The second logic gate 66 may include a second NAND gate 70 that is coupled to the first NAND gate 68 and also to the input 24. The second logic gate 66 may be coupled to a first pull-down circuit 72 through an inverter stage. The first pull-down circuit 72 may also be coupled to the output 26.

The first pull-down circuit 72 may include a pull-down device 76 that is coupled to the second logic gate 66, and a pull-down enable device 74 that is coupled to the pull-down device 76, which is also coupled to ground. The pull-down enable device 74 is responsive to the AD signal.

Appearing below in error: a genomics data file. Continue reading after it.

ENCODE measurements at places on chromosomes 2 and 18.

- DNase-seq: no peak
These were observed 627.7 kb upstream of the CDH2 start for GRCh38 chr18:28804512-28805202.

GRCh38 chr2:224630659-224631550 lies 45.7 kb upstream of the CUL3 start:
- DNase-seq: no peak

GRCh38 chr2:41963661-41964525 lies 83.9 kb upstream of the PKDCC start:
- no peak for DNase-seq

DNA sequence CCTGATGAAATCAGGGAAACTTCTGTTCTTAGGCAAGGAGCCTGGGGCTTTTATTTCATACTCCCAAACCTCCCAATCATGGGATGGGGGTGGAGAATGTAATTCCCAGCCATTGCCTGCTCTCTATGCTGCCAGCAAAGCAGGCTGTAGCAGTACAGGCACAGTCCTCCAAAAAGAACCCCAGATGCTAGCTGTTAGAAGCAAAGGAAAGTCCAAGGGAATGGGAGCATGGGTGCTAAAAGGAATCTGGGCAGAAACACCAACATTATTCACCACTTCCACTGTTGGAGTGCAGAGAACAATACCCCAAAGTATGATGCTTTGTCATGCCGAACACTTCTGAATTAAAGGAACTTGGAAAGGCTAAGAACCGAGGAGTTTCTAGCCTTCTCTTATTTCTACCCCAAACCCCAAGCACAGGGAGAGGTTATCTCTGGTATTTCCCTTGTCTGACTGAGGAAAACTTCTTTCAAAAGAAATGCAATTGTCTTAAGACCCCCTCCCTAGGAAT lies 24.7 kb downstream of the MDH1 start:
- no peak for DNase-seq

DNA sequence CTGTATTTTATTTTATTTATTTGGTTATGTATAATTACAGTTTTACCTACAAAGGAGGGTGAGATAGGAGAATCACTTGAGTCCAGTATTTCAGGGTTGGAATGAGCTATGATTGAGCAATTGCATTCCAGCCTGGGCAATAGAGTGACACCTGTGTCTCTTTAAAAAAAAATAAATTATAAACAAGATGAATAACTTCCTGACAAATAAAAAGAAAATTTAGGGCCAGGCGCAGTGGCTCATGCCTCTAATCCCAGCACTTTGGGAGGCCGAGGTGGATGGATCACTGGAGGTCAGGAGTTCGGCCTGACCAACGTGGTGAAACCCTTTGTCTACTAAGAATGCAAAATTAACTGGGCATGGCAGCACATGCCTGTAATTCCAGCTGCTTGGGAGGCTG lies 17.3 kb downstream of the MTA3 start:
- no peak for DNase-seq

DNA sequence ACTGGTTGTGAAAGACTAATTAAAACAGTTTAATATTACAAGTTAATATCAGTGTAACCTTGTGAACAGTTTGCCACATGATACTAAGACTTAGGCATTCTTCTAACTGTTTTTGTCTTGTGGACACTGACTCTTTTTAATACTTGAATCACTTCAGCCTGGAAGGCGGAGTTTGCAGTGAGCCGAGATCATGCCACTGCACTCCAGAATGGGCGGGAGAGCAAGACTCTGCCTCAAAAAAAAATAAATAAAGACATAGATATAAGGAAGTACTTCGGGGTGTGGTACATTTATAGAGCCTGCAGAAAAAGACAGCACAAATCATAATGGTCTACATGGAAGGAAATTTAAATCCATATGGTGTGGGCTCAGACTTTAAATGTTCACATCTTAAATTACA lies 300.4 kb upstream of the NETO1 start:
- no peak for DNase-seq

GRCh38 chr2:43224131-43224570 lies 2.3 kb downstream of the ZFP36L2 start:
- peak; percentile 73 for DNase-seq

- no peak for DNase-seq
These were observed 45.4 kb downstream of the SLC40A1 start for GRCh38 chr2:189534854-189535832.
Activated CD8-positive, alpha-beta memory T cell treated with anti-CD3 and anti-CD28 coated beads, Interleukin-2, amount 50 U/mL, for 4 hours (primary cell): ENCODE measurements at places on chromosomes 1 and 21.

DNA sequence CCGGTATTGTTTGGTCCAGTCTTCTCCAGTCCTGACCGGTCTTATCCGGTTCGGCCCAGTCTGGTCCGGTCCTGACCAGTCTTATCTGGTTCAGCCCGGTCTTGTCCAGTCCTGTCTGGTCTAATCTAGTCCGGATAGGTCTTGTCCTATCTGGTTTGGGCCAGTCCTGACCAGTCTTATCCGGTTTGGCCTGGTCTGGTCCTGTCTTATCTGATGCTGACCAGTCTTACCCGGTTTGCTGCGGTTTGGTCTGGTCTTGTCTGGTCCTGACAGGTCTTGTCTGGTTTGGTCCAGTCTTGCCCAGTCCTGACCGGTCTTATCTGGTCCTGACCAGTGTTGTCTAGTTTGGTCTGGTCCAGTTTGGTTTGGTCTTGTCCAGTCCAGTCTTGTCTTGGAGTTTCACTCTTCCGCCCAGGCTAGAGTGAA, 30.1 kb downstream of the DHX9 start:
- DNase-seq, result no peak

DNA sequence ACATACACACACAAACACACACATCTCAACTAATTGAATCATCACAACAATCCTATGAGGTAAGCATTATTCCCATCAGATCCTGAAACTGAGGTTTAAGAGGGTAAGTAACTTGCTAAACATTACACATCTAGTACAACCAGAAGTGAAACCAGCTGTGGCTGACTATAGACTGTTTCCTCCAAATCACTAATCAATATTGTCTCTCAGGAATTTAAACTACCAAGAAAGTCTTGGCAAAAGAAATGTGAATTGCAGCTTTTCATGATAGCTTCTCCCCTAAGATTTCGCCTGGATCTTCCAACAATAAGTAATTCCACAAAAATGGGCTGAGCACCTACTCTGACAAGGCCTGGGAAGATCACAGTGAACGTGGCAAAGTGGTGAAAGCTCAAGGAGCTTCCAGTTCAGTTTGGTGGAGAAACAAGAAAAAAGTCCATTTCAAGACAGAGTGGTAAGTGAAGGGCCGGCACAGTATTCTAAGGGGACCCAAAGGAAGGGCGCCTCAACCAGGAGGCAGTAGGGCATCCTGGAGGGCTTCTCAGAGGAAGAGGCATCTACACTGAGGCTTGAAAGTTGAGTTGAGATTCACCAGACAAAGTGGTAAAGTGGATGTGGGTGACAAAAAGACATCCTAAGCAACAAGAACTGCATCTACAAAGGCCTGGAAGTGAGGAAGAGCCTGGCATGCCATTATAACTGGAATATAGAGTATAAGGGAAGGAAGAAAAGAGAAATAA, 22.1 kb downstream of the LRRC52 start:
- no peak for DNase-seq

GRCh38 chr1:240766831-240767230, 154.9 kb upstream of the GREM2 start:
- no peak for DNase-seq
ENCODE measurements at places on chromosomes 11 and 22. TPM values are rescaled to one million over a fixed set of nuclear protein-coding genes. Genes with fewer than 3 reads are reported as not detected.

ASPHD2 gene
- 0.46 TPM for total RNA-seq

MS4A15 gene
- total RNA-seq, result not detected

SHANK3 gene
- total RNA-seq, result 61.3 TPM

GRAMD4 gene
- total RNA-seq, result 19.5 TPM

A second pull-down circuit 78 may include a pull-down device 80 that is also coupled to the pull-down device 76, and to the second logic gate 66. The second pull-down circuit 78 also includes a pull-down enable device 82 that is coupled to the output 26 and the pull-up device 80. The pull down enable device 82 is responsive to the AD2 enable signal. The presence of the first pull-up circuit 54, the second pull-up circuit 60, the first pull-down circuit 72 and the second pull down circuit 78 in the selective edge phase mixing unit 50 may generally provide more precise adjustments to the duty cycle correction than would be obtainable if only the first pull-up circuit 54 and the first pull-down circuit 72 were provided.